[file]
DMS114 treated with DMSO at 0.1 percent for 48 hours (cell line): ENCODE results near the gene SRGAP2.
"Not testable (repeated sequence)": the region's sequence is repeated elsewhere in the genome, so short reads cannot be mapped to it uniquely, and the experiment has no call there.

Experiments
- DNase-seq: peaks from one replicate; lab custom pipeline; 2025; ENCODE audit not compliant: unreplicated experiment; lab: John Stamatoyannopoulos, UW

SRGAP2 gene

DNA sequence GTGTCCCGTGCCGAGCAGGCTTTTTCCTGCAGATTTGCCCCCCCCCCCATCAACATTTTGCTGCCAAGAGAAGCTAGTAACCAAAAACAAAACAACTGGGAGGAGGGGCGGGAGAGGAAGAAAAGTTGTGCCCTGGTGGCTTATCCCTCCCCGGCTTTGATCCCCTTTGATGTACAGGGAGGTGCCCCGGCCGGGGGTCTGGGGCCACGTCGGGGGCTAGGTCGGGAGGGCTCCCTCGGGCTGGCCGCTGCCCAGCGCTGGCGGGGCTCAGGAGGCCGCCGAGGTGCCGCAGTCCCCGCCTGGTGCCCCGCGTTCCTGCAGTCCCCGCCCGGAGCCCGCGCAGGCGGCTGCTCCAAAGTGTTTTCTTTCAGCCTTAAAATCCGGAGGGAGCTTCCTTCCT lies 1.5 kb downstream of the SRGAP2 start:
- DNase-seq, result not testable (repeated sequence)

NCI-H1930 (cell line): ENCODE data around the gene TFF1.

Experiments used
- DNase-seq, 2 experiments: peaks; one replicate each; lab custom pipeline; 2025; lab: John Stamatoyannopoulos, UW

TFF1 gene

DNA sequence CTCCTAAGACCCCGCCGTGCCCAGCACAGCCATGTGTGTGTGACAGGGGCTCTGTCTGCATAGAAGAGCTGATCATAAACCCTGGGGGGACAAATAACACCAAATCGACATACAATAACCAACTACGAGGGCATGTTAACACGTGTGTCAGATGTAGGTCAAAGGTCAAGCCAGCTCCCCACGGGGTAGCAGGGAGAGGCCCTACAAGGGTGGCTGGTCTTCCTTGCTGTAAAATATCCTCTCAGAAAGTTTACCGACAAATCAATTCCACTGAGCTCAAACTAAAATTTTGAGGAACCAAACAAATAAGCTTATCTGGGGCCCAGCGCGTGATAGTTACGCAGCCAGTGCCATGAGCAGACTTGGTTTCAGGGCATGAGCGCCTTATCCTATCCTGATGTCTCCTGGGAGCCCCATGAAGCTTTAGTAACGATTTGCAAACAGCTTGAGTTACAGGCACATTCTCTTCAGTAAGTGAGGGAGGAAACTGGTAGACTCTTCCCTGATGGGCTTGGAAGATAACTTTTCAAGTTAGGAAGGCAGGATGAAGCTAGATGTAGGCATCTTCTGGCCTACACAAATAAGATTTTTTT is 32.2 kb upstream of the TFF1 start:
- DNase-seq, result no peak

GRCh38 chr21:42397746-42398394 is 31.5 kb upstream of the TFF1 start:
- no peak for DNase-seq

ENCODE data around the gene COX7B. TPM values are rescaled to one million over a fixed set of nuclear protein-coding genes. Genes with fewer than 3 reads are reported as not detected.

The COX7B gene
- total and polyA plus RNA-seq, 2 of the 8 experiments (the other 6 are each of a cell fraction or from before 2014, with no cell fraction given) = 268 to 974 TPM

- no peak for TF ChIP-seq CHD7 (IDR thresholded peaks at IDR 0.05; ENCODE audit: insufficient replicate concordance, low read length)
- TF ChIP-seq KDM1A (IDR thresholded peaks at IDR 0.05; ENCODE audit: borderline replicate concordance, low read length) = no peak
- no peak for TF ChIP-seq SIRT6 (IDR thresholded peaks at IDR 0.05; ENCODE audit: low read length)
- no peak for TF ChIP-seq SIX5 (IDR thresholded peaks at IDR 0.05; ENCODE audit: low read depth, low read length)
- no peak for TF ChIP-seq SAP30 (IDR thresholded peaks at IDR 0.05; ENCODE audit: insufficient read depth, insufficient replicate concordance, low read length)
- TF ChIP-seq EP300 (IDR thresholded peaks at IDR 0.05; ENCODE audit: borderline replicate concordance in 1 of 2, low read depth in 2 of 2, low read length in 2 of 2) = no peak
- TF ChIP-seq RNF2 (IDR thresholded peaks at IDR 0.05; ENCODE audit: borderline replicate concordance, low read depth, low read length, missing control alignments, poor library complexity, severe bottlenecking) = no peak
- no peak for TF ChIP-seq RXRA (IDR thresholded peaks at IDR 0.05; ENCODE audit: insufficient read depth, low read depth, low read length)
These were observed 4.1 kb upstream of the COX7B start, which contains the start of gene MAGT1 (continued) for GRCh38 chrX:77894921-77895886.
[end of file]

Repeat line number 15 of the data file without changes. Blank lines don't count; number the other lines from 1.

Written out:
- no peak for DNase-seq